After all, teachers do not need to choose either low tech or high tech and “which is better, low tech or high tech” is not even the right question. Teaching materials, methods and devices should be eclectic for learners’ learning purposes. Mr. Apple ended his half-lecture-and-half-workshop session in a way that made the audience fairly relaxed with a sense of participation. Thanks to his active and friendly nature, the seminar as a whole was spiced up.

  • Lecture: Improving Teaching Procedures through Self-evaluation

Jyuichi Suzuki changed his mind just before starting his lecture. Instead of introducing himself briefly, he revealed why he had decided to become a teacher of English. When in junior high school he was influenced by a girl he fell in love with, who had a strong desire of being a teacher of English. He wanted to share a mutual goal with her although his real intension was to be a teacher of history. Unfortunately, however, she had to give up her dream because of a lack of financial support and this incident urged him to be a teacher of English for her sake.

After breaking the ice, Mr. Suzuki got participants to self-evaluate 20 teaching procedures commonly seen in the English class in Japan with a four-point scale: 3-very often applied; 2-applied; 1-sometimes applied; and 0-rarely applied. These 20 teaching procedures are often used to hope enhance reading ability and comprehension. Some of them are: “have students look up every single new word in a dictionary as part of preparation”; “ have students copy down the pages of a textbook before they study in the class”; and “nominate students to say the meanings of new words”. All of them mentioned above seem to be ineffective, time-consuming, and serve no useful purpose. There appear to be many unnecessary teaching procedures being carried out in the class.

Mr. Suzuki challenges the legitimacy of traditional teaching procedures and recommends amending them in more effective ways. For example, instead of having students put slash marks in an English passage according to grammatical or lexical chunks while listening to the passage read aloud, let students read the already slash-marked passage and encourage them to remember those set-chunks. Although his true-or-false answers to the 20 teaching procedures do not seem to apply to all teaching contexts, it was quite convincing that he showed the result of some of his research to prove his conclusion. Many of the participants took note during his lecture, which showed their strong interest in teaching procedures.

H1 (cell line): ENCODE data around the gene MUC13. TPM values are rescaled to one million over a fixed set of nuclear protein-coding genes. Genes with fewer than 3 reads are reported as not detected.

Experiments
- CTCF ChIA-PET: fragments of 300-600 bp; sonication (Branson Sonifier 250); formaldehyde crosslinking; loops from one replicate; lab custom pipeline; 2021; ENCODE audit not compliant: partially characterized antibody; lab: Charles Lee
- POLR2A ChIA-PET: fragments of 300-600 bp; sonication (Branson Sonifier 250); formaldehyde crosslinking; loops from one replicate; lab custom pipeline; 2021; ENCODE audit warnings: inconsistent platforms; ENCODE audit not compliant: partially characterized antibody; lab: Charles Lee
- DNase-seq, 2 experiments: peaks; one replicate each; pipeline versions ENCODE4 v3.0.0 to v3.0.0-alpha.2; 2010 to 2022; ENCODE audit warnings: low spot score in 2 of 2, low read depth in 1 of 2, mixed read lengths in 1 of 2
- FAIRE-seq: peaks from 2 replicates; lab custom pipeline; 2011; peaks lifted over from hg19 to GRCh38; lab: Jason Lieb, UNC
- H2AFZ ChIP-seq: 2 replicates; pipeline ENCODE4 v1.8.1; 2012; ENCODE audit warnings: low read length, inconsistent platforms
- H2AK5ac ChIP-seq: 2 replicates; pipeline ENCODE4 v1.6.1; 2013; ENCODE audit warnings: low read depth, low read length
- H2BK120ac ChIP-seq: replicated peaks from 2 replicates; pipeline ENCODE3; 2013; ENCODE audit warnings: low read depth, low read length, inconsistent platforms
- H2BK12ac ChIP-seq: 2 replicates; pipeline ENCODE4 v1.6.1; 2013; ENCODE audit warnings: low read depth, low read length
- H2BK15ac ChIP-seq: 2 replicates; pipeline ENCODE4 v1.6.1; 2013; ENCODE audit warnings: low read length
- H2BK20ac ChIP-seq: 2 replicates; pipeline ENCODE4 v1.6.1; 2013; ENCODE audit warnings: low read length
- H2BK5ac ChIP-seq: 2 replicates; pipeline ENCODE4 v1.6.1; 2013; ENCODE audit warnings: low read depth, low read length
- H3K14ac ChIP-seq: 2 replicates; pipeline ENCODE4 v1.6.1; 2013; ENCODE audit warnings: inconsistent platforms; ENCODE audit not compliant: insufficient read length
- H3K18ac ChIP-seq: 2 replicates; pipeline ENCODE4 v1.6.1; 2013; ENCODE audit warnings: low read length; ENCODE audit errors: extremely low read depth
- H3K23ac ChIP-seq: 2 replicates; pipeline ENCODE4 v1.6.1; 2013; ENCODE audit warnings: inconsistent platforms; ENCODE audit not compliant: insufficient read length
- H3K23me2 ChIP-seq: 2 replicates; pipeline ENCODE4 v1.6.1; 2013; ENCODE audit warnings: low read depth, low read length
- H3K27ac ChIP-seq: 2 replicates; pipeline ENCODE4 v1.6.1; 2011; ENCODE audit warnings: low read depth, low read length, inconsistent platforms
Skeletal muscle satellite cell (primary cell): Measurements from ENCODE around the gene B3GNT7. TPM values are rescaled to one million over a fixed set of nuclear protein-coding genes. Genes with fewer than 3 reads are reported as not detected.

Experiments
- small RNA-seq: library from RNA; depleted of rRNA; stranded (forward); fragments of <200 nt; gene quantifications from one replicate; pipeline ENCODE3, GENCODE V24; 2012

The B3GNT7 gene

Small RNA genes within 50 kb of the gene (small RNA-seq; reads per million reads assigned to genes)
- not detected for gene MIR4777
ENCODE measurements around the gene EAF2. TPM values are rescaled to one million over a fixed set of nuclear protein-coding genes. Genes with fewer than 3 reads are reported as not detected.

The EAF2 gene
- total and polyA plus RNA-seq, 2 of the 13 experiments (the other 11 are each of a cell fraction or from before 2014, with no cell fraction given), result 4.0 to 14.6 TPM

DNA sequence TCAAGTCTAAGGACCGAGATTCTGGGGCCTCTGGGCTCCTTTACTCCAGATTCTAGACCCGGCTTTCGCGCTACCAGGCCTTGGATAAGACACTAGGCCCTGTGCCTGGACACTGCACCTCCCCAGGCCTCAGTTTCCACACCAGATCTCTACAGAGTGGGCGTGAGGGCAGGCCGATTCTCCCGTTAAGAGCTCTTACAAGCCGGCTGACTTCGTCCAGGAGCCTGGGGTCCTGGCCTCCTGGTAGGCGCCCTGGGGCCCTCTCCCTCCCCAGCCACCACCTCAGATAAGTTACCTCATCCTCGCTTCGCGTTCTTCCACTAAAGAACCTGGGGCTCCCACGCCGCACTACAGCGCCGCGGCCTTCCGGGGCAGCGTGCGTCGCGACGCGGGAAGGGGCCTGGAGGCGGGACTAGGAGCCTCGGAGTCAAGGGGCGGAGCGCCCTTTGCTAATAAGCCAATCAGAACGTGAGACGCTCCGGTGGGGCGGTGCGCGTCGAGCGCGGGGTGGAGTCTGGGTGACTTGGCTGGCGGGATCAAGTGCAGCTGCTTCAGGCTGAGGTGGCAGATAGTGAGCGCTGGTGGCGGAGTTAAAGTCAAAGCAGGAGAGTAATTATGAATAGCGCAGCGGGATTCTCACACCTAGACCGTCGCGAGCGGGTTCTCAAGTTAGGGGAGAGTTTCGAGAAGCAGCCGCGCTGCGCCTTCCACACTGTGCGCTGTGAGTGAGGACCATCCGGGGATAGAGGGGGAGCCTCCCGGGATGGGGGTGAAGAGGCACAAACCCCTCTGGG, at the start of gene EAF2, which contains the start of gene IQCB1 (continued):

The joint seminar was rounded off with a snack party. Informal discussion continued with name cards being exchanged. I walked around each table and handed out leaflets on Nara JALT’s 2012 events. In order to make the leaflets, every officer put a lot of time and efforts into the process. Special thanks go to our Publicity Chair, Luke Rigano who designed the fascinating layout and Program Chair, Matt Reynolds who laser-printed them and had a few copies enlarged for posters and laminated. Thanks are also extended to Leigh McDowell, Treasure who worked as a liaison officer between Tenri University and Nara JALT. It was actually worth the effort in that Nara JALT took part in the joint seminar with many friendly locals who have common interest and values. This will be a good sign of another promising year for Nara JALT.

Lexical bundles in English for Academic Purposes: On the other hand

Presenter: Averil Coxhead.

Date: February, 2011

Reviewer: Leigh McDowell

Dr. Averil Coxhead specialises in vocabulary learning, with particular focus on English for academic (EAP) and/or specific (ESP) purposes. Many are familiar with her work on the Academic Word List (AWL)—one of the most well tried and tested word-lists available. In this presentation, she focused our attention on lexical bundles, which she defined as ‘three or more words repeated without change,’ for example, on the other hand. Many of the benefits of learning these set phrases seem common sense to us—gains in fluency, more native-like and idiomatic expression, etc. On the other hand…

We were taken on a whirlwind tour of corpus linguistics, and Dr. Coxhead’s own research, and introduced to some of the challenges that arise in using lexical bundles in the classroom. The following is a top-ten list of lexical bundles used in academic English (Byrd & Coxhead, 2010).